Donald Trump's SOTU fiasco: Historians say it's unprecedentedHistorians in the News
tags: historians, State of the Union, shutdown, Trump
In light of President Trump's decision to delay his State of the Union address until after the government shutdown has ended, an inevitable question arises: Has this kind of finagling over the president's big annual speech to Congress ever happened before?
The answer is no, although it's important to note that State of the Union addresses have not always existed in the form we're accustomed to seeing today. Thomas Jefferson established the precedent in 1801 of delivering an address to Congress -- but in writing, not in person. It wasn't until Woodrow Wilson in 1913 that presidents began to trek to Capitol Hill to deliver the big speech live.
"Wilson is credited with transforming the annual message from a kind of rote listing of accomplishments and issues to a defining moment for the ruling party's agenda," Gautham Rao, a history professor at American University, told Salon by email.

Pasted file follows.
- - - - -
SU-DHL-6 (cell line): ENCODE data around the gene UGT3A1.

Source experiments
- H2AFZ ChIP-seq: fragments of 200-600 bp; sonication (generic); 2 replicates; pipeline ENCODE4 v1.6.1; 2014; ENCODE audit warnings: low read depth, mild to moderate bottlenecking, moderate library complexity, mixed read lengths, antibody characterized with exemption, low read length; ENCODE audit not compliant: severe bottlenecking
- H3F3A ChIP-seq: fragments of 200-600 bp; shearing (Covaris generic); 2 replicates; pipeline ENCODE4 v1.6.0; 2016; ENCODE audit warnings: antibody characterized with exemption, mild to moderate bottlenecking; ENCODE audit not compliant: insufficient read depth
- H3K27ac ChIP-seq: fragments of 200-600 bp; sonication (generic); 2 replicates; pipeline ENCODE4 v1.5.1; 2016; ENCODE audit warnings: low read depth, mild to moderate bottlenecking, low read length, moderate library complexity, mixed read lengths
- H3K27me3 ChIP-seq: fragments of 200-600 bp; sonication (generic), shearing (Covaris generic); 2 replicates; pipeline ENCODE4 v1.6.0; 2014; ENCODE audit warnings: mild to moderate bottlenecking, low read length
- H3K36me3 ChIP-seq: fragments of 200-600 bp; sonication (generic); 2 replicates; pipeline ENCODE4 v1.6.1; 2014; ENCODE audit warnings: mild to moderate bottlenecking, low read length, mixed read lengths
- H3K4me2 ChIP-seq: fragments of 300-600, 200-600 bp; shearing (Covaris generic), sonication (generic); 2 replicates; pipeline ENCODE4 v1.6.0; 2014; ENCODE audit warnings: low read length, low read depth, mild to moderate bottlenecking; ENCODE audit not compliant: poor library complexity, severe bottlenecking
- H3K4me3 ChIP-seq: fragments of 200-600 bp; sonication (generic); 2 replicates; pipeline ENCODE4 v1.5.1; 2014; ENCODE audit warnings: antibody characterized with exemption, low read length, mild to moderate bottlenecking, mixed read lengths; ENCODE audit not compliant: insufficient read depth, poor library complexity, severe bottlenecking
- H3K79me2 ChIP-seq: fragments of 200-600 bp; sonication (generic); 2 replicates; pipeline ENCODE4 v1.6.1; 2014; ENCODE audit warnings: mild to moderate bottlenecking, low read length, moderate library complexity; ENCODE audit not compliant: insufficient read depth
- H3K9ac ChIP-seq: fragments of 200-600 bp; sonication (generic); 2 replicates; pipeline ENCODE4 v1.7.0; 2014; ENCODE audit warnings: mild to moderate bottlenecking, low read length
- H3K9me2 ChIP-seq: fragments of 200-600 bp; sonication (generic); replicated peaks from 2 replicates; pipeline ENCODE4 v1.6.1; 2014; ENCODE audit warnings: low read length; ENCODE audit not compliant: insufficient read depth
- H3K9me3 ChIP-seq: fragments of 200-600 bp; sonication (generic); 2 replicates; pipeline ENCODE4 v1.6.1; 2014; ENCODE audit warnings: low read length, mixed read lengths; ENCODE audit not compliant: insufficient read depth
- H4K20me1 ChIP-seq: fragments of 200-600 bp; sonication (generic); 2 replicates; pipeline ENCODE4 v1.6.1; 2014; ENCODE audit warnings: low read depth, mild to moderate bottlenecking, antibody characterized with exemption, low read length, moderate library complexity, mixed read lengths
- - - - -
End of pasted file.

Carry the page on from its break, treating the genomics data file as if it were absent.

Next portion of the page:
comments powered by Disqus
- Josh Hawley Earns F in Early American History
- Does Germany's Holocaust Education Give Cover to Nativism?
- "Car Brain" Has Long Normalized Carnage on the Roads
- Hawley's Use of Fake Patrick Henry Quote a Revealing Error
- Health Researchers Show Segregation 100 Years Ago Harmed Black Health, and Effects Continue Today
- Nelson Lichtenstein on a Half Century of Labor History
- Can America Handle a 250th Anniversary?
- New Research Shows British Industrialization Drew Ironworking Methods from Colonized and Enslaved Jamaicans
- The American Revolution Remains a Hotly Contested Symbolic Field
- Untangling Fact and Fiction in the Story of a Nazi-Era Brothel